And, with regards to the more extreme pendulum views, whether this is good or bad, I think that is typically where most people find themselves with McLaren. Many see his concepts, and other emerging proponents like him, as the best thing since sliced bread. Others see him as a heretic, and I’m sure he has even received some labelling as antichrist (which I will go ahead and say is a bit ridiculous).

The subtitle for the book is quite lengthy: Why I am a missional, evangelical, post-protestant, liberal/conservative, mystical/poetic, biblical, charismatic/contemplative, fundamentalist/calvinist, green, incarnational, depressed-yet-hopeful, emergent, unfinished Christian.

A mouthful, heh?!

The main thesis of the book is to create just what the title calls for: a generous orthodoxy. His desire is to create a wide enough playing field in his orthodoxy for all to embrace and enjoy.

Now, hold on there, before the charges start firing away. He is not inherently saying that ‘nothing matters’ or ‘we are all in regardless’. Some would accuse him of such, but I am not sure that is McLaren’s stance. But he is passionate enough about challenging the more exclusive, dogmatic boxes that can be created for, one, keeping ourselves in and, two, keeping others out.

Early on, McLaren starts out by sharing about the seven Jesuses he has known over his life. Again, hold your judgments. He is not saying there are actually different Jesuses to believe in. Rather he points to seven branches of the church that have helped him understand the fuller reality of who Jesus is:

  • The Conservative Protestant Jesus
  • The Pentecostal/Charismatic Jesus
  • The Roman Catholic Jesus
  • The Eastern Orthodox Jesus
  • The Liberal Protestant Jesus
  • The Anabaptist Jesus
  • The Jesus of the Oppressed

Through his life, at times, McLaren has been drawn into varying expressions of the church, and he considers this a great plus in experiencing the fulness of who Jesus is. Thus, the subtitle of the book shows his desire to allow the different and varying expressions of Christ’s church draw him in to who Jesus really is. And that is what he longs for with the whole church – a more generous orthodoxy that sees the benefits of and respect for those even outside our own circles.

But, while he would applaud certain aspects of these differing expressions, he would also be willing to challenge other aspects. I would not say the challenges are raised to pick a fight. Yes, he shares his frustrations at times with some of the over-closedness that he disagrees with in the church. But I think he reserves more stern treatment in his most recent book, A New Kind of Christianity, which I hope to post a review of in the next week or two.

Let me first start out by saying what I like about A Generous Orthodoxy.

In general, I really did enjoy reading the book. There are some good thoughts, things that must be considered in this day. As Christians, we do love to create our closed, dogmatic boxes and proclaim it as orthodoxy. And, thus, we get to say who is in and who is out. Most of us have moved away from declaring certain non-essential issues as essential for our salvation in Christ. But we still create our in and out groups. All of us do this, including me.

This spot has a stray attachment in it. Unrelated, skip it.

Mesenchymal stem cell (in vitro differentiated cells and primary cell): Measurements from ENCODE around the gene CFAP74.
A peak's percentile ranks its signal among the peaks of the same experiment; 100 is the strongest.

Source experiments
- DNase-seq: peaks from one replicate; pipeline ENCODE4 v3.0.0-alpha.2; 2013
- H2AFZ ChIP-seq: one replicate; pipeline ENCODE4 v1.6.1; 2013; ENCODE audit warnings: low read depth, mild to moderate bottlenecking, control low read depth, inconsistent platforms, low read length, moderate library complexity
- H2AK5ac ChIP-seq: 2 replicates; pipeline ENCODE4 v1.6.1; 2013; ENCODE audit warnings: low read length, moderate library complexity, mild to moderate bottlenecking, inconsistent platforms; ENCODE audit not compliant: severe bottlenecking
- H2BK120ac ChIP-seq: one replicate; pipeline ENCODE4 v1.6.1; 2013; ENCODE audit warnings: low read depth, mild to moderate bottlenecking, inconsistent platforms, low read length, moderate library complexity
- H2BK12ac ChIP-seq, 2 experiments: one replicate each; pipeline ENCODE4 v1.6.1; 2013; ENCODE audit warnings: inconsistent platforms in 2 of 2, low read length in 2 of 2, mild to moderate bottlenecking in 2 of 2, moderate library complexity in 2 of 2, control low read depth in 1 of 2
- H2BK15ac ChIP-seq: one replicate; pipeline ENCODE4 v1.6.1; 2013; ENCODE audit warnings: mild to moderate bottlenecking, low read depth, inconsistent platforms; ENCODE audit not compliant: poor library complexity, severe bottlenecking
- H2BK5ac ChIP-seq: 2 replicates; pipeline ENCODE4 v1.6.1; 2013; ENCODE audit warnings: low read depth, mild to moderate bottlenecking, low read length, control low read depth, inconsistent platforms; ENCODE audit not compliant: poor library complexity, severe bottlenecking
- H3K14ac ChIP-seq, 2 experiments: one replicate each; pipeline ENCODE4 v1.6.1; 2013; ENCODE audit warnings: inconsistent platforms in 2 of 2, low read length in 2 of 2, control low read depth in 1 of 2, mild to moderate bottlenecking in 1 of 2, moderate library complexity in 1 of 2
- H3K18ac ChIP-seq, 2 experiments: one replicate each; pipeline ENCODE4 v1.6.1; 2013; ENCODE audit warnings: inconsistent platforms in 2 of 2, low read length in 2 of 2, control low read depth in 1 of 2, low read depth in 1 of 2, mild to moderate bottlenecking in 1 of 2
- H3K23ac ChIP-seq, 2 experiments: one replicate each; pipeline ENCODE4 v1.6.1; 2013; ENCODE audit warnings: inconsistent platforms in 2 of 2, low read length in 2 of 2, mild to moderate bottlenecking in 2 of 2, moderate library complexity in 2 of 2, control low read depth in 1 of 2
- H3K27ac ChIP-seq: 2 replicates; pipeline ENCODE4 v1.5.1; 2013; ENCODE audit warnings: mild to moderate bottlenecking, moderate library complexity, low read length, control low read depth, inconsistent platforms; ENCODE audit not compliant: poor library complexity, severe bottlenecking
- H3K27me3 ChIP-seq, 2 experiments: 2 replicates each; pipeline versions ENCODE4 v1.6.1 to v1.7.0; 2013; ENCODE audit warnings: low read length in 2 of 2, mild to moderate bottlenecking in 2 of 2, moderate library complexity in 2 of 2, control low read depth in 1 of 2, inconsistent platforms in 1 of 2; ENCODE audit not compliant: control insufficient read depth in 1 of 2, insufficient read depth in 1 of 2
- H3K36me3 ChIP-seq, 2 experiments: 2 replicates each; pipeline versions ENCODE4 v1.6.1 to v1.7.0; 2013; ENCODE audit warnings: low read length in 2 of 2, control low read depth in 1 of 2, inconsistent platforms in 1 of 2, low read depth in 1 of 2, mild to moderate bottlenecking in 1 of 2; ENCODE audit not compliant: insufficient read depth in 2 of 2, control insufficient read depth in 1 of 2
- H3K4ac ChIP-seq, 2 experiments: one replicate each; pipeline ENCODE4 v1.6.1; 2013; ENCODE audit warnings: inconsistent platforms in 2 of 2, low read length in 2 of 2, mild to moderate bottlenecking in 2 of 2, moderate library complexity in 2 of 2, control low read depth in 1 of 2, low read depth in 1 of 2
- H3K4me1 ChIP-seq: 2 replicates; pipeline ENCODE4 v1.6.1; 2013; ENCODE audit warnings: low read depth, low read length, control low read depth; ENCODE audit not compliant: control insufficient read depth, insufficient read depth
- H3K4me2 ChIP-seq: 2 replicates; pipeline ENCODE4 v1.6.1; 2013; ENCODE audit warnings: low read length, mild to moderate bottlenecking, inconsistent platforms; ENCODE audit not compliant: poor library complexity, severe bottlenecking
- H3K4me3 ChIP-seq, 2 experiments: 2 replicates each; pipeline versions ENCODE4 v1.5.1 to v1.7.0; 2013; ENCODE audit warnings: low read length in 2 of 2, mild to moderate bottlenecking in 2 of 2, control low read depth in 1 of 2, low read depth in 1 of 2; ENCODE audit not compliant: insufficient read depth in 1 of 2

Therefore, I see no problem in championing a more generous orthodoxy. Of course, I don’t agree with every statement and nuance of McLaren. But I think we must consider listening to, if not his for some reason, then voices like his.

Many will accuse that this kind of ’emerging thinking’ will take us down the slippery slope in which we are all inclusivists and universalists, simply accepting any ol’ thing. I suppose, at times, McLaren would say, ‘No, that’s not what I am looking to do,’ and at other times he would probably claim, ‘Yes, I am ok with that.’ The reason is, again, his desire to stir the overly closed and dogmatic theology in our own expressions of church. It’s quite like when I talk to an extreme Calvinist, I will throw out some things to challenge their view. And when I talk to an extreme Arminian, I will toss some challenges to them as well.

But, I must admit that, as I read this text, I felt a peaceful, restful spirit from the pages. Some would claim I’m just opening the door to a false spirit, but I don’t think that true. The words of McLaren do give a sense of wanting to open the door for better collaboration and acceptance of one another across the varying circles of Christ’s body. For some, that is anathema. For some, that is the call of believers. Again, I’m thinking Marmite here.

Personally, I do believe it very worthwhile in considering, learning from and receiving from the varying expressions of Christ’s church. Matter of fact, I have come to appreciate some aspects of varying branches that I wasn’t aware of, such as the Anabaptists. McLaren is quite a proponent of Anabaptists, as he grew up in such a church. Even recently, there are some things within the Eastern Orthodox church that I have come to appreciate. And, dare I say it, even understanding the heart behind icons. Uh, oh.

There are three things I would challenge McLaren on.

The first is that I believe he has taken on too much of a martyr complex. It’s not overwhelming in the book, but he knows many are not going to like what he has to say, so he might say things like, ‘I know people will disagree with me, even call me a deceiver. But I really am looking to stand for what Jesus stands for.’ Something like that.